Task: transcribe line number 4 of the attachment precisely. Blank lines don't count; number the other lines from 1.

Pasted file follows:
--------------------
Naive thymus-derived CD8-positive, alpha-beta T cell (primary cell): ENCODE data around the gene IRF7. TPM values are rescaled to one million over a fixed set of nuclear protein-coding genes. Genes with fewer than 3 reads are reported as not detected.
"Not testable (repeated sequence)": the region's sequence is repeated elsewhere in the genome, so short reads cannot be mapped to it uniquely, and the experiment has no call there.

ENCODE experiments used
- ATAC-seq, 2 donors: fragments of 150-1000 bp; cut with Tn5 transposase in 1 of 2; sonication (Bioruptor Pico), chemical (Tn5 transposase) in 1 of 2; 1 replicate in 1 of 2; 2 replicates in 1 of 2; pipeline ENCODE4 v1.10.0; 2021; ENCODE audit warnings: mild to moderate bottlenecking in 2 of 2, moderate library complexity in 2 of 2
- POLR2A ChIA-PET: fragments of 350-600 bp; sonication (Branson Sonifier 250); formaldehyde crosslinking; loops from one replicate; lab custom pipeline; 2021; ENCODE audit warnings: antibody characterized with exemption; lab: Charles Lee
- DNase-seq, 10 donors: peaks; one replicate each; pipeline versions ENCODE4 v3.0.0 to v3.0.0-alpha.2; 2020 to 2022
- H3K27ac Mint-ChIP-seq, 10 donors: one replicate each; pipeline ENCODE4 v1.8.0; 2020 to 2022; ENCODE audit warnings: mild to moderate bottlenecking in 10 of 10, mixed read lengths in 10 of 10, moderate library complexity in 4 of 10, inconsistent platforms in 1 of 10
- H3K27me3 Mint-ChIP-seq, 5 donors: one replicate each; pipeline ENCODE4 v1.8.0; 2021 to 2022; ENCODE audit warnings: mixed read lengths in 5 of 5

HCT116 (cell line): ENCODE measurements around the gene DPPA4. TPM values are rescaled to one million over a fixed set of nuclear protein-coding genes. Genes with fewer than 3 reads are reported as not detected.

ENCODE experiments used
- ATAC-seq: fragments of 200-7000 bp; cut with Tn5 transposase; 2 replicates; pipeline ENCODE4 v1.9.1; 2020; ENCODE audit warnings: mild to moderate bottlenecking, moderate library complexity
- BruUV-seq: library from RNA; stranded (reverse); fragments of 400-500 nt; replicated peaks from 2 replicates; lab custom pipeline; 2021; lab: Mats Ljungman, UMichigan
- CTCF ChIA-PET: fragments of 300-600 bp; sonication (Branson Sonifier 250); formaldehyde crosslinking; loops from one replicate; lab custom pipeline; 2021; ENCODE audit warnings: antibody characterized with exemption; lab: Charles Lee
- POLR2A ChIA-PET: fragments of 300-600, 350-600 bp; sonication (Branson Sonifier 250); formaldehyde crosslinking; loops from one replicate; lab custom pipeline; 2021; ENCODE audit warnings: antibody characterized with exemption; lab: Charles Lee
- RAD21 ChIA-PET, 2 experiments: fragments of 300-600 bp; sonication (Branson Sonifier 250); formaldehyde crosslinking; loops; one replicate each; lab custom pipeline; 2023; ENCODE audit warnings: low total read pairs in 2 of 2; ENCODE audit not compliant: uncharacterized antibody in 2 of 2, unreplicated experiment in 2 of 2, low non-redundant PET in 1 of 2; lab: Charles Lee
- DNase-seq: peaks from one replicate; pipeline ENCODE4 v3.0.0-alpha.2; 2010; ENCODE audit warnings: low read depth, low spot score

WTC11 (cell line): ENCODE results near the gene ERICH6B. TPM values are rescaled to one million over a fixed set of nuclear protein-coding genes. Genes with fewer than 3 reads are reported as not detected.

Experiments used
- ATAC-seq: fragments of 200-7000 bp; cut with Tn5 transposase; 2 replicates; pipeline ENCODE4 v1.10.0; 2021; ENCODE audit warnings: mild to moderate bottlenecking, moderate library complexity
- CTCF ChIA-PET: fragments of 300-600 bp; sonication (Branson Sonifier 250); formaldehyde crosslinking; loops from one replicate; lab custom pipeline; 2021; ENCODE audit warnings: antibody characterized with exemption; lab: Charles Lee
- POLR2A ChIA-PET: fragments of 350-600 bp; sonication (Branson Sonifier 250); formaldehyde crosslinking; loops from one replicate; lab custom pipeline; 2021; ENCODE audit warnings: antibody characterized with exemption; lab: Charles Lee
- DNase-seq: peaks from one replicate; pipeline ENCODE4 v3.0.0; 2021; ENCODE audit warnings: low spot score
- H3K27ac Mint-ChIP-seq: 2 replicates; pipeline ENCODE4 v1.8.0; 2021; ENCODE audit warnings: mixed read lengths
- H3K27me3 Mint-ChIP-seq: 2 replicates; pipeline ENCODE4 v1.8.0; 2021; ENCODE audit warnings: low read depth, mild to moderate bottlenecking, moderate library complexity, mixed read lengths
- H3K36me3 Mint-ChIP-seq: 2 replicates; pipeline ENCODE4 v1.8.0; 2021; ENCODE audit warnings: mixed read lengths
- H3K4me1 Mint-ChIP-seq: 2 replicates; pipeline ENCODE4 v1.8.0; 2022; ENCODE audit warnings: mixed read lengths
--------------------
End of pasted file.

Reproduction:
- ATAC-seq, 2 donors: fragments of 150-1000 bp; cut with Tn5 transposase in 1 of 2; sonication (Bioruptor Pico), chemical (Tn5 transposase) in 1 of 2; 1 replicate in 1 of 2; 2 replicates in 1 of 2; pipeline ENCODE4 v1.10.0; 2021; ENCODE audit warnings: mild to moderate bottlenecking in 2 of 2, moderate library complexity in 2 of 2